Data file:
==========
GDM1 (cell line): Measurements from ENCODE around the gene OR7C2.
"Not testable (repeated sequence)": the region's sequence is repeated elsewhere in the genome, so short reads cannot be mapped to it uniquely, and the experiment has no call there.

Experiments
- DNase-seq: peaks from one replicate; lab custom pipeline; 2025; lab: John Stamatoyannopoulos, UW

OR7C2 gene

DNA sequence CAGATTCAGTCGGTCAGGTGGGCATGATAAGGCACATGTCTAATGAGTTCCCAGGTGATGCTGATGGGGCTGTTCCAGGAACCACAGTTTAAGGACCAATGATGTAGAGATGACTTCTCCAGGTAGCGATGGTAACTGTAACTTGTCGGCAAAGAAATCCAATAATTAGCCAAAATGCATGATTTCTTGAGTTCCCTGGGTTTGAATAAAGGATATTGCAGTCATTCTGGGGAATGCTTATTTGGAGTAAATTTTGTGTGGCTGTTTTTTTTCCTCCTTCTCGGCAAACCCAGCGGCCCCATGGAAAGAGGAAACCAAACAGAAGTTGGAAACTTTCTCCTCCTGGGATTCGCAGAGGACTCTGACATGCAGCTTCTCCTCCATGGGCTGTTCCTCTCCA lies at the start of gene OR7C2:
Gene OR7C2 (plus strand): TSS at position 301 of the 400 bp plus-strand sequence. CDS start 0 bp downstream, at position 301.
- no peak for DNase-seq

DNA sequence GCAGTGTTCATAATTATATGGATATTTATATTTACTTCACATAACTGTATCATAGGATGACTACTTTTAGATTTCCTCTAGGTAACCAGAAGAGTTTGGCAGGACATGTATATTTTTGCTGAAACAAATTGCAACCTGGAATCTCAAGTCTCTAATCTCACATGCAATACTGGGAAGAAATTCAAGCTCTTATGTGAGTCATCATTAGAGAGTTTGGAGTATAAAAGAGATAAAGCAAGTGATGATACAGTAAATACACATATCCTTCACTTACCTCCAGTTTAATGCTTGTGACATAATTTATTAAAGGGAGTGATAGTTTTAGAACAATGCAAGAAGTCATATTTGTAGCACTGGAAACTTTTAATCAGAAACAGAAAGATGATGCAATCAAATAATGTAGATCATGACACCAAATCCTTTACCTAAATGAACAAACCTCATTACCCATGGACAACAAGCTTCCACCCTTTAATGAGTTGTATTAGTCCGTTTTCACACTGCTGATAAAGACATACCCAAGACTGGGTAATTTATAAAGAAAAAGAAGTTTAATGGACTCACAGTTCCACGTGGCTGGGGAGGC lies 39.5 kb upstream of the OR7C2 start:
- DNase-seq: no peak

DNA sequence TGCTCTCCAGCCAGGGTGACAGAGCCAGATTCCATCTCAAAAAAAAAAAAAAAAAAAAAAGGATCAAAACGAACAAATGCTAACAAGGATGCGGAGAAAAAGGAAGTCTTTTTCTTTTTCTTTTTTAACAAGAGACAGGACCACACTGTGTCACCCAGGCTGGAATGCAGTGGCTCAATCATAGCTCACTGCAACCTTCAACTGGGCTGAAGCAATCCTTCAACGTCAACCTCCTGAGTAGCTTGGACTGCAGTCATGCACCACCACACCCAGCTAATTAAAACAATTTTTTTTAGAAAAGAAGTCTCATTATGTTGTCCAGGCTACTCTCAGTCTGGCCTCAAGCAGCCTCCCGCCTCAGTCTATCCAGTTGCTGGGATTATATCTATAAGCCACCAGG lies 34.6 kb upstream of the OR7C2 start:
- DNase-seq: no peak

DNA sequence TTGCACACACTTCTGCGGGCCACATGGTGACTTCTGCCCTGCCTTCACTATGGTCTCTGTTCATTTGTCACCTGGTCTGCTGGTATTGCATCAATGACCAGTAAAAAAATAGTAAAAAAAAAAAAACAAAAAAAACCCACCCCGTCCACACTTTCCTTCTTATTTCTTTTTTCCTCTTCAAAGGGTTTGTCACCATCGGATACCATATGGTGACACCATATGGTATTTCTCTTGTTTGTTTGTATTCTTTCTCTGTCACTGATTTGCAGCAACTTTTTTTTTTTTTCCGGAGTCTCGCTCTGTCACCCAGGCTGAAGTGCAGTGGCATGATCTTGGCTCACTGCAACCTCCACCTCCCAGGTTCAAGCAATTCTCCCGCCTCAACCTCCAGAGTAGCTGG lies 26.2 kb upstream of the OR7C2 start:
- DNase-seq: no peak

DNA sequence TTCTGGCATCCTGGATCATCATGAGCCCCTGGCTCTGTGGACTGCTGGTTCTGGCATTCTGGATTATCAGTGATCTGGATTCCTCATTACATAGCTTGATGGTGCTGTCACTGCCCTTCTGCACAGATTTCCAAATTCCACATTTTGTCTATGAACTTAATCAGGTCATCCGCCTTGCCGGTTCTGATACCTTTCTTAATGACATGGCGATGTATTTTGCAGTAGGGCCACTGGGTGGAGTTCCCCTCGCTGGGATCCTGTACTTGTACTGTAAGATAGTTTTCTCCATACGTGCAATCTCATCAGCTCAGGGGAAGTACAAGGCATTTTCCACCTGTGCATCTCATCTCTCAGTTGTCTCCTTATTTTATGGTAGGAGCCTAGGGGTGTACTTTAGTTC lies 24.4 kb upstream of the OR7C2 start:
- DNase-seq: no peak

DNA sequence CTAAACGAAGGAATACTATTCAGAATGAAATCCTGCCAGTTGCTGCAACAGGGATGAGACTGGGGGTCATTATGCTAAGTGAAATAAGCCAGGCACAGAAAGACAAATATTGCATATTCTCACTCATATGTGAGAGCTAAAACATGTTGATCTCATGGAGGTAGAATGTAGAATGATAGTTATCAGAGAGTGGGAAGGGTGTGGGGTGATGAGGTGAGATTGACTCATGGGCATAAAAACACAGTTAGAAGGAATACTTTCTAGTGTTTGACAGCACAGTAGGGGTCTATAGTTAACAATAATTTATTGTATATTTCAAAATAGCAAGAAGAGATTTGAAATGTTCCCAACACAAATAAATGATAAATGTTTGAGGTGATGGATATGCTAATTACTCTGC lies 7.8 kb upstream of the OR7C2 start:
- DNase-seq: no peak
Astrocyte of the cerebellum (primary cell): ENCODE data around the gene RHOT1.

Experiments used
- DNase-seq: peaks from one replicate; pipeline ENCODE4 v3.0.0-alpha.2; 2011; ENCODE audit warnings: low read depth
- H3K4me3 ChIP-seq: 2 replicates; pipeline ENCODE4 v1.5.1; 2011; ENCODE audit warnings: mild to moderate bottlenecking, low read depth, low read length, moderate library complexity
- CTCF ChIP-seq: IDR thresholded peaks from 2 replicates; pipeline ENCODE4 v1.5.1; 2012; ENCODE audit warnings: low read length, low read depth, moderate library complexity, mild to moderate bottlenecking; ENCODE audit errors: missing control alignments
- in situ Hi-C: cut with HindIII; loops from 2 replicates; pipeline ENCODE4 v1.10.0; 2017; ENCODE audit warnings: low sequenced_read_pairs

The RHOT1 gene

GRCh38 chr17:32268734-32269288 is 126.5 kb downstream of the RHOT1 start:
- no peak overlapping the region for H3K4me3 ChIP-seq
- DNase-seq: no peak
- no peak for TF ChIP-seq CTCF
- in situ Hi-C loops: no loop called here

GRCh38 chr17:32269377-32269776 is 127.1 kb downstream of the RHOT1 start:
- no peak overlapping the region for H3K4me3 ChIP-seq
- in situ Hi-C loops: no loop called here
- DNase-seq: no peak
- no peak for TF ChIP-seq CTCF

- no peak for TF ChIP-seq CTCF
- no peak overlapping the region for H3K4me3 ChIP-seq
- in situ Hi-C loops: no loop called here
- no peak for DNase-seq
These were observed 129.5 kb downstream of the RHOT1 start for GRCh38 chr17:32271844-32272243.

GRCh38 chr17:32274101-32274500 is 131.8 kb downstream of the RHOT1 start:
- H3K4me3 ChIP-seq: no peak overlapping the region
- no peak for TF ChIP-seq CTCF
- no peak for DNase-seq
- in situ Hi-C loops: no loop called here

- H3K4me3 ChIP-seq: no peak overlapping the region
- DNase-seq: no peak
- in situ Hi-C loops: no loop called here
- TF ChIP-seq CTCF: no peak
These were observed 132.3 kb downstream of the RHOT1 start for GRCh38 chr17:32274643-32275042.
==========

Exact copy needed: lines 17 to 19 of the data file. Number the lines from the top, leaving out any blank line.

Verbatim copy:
DNA sequence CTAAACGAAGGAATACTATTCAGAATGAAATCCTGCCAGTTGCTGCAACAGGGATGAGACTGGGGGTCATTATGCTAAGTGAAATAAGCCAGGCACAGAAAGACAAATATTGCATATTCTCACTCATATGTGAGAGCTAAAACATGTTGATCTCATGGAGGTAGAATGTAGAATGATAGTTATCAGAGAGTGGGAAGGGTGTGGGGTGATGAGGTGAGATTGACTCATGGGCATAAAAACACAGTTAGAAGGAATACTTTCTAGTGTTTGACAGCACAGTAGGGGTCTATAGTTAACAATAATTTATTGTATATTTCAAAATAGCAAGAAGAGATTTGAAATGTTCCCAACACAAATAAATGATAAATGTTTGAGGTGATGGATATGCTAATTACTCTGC lies 7.8 kb upstream of the OR7C2 start:
- DNase-seq: no peak
Astrocyte of the cerebellum (primary cell): ENCODE data around the gene RHOT1.